In this case, not only has Mr Beckham told Mr Freeman that he is guilty, but Mr Freeman has already told the court that Beckham is guilty: he accepts that he was the driver and accepts that he was breaking the speed limit. This really is one of those rare cases in which a lawyer is trying to secure the acquittal of a man whom he knows to be guilty. To that end he has done what he is paid – no doubt a generous amount – to do. He has found what he, and many others, would call a loophole.

There is some disagreement over whether this loophole is correctly to be described as a technicality, or even, for that matter, a loophole. Andrew Keogh, the knowledgeable and helpful barrister who runs the invaluable Crimeline, thinks not: Proper service of proceedings is not a technicality, it is a fundamental safeguard in law.” In the other camp is the equally authoritative Blackstones Criminal Practice, edited by Professor David Ormerod the law commissioner and as of yesterday deputy High Court Judge (and, incidentally, now cruising like a 2018 Bentley Continental GT Coupe, just within the speed limit, towards the Court of Appeal bench), says, with a note of distaste so faint as to be almost undetectable “the question of service [of a Notice of Intended Prosecution] is a highly technical point.”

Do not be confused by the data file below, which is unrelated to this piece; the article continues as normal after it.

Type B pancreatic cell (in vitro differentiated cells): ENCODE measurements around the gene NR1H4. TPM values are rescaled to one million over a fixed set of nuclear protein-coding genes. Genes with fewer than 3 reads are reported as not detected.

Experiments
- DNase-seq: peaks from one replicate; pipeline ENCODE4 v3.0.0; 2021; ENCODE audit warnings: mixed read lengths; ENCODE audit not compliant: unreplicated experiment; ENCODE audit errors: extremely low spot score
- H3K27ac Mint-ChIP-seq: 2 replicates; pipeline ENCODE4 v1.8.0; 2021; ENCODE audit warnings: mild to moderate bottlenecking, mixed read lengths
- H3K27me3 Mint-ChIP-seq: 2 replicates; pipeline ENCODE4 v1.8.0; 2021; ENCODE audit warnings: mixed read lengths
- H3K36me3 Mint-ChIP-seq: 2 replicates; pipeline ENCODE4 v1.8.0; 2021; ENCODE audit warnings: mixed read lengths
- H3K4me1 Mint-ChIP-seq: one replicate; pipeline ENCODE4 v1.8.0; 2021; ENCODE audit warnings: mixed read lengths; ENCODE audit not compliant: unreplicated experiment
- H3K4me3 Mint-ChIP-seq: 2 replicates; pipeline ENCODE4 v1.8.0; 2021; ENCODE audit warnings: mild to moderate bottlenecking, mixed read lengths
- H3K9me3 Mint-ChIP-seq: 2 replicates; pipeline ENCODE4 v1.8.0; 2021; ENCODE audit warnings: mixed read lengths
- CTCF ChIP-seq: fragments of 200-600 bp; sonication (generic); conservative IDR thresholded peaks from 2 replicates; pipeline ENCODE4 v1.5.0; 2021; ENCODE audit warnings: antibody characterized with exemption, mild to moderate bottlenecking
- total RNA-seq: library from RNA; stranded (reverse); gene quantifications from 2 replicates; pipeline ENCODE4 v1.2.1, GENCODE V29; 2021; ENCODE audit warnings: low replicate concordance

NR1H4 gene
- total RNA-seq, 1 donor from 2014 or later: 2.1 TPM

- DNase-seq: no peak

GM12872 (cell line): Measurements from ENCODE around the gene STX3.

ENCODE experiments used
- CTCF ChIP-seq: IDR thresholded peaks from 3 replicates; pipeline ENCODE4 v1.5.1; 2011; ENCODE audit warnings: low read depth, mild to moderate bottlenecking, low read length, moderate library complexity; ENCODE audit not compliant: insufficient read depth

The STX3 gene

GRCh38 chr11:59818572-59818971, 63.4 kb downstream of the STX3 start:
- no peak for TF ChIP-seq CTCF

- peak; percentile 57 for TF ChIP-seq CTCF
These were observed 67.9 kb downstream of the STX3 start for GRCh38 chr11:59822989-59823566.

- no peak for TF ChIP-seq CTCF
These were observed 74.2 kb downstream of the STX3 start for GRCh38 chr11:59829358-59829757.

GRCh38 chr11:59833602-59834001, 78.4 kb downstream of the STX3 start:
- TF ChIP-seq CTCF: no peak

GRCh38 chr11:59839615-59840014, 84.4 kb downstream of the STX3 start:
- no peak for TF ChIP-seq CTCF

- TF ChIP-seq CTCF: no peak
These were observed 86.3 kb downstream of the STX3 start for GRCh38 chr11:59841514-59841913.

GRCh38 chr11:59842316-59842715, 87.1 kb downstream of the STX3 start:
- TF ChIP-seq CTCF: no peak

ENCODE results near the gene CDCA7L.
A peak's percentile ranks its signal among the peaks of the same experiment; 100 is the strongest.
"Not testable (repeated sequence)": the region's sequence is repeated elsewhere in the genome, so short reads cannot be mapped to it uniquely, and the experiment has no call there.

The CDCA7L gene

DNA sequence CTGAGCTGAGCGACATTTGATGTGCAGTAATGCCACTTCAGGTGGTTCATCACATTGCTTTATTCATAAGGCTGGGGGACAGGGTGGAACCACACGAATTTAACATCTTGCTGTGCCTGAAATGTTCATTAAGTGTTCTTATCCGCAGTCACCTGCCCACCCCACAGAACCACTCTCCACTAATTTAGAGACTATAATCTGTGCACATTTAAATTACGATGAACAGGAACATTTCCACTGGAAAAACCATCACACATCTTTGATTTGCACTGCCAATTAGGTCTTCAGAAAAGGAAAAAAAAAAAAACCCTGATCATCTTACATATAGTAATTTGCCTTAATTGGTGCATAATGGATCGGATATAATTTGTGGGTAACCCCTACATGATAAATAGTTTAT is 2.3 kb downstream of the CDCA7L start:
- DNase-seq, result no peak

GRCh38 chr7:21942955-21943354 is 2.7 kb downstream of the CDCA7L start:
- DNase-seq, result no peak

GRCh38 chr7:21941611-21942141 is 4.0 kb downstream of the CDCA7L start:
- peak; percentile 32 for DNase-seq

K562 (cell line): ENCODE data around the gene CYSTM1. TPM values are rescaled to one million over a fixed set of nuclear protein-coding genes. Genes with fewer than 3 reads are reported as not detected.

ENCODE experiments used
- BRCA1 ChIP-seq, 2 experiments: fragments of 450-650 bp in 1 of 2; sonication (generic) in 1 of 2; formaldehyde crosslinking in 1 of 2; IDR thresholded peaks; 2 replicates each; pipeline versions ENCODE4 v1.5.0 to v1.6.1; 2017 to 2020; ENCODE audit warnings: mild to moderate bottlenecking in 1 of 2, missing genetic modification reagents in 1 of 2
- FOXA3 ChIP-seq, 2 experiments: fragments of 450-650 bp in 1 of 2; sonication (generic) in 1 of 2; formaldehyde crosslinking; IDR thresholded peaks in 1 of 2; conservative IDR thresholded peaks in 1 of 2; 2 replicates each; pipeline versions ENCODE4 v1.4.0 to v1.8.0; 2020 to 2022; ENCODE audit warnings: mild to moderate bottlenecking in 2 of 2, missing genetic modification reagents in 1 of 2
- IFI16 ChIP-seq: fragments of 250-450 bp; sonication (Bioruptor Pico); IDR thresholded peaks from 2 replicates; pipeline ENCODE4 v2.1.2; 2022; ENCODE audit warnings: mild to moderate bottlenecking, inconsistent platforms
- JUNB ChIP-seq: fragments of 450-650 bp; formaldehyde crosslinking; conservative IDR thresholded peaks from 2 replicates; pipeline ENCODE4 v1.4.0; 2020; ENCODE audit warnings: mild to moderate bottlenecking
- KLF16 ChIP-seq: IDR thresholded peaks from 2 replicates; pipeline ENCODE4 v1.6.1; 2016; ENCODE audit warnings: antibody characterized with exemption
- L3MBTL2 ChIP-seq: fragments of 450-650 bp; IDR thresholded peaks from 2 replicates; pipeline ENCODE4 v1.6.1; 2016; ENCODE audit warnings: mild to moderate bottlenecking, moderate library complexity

As usual when brilliant legal minds disagree I find myself agreeing with whoever spoke last, and I don’t want to get bogged down in an argument about whether a “highly technical point” is the same as a “technicality,” or whether a loophole is the same as the slightly more respectable-sounding “lacuna.” Perhaps they would both agree that even if it is a technicality it is not what technicalities all too often turn out to be in practice: “mere technicalities.” This is is an important one.

To understand why, I am afraid we need to get bogged down in an examination of the law that Mr Loophole knows his way around so well.

S.1 of the Road Traffic Offenders Act 1988 provides that “a person shall not be convicted of an offence to which this section applies” (and speeding is such an offence, along with lots of other driving offences including dangerous and careless driving) unless:

(c) within 14 days of the commission of the offence a notice of the intended prosecution specifying the nature of the alleged offence and the time and place where it is alleged to have been committed was …

(ii) … served on him or on the person, if any, registered as the keeper of the vehicle at the time of the commission of the offence.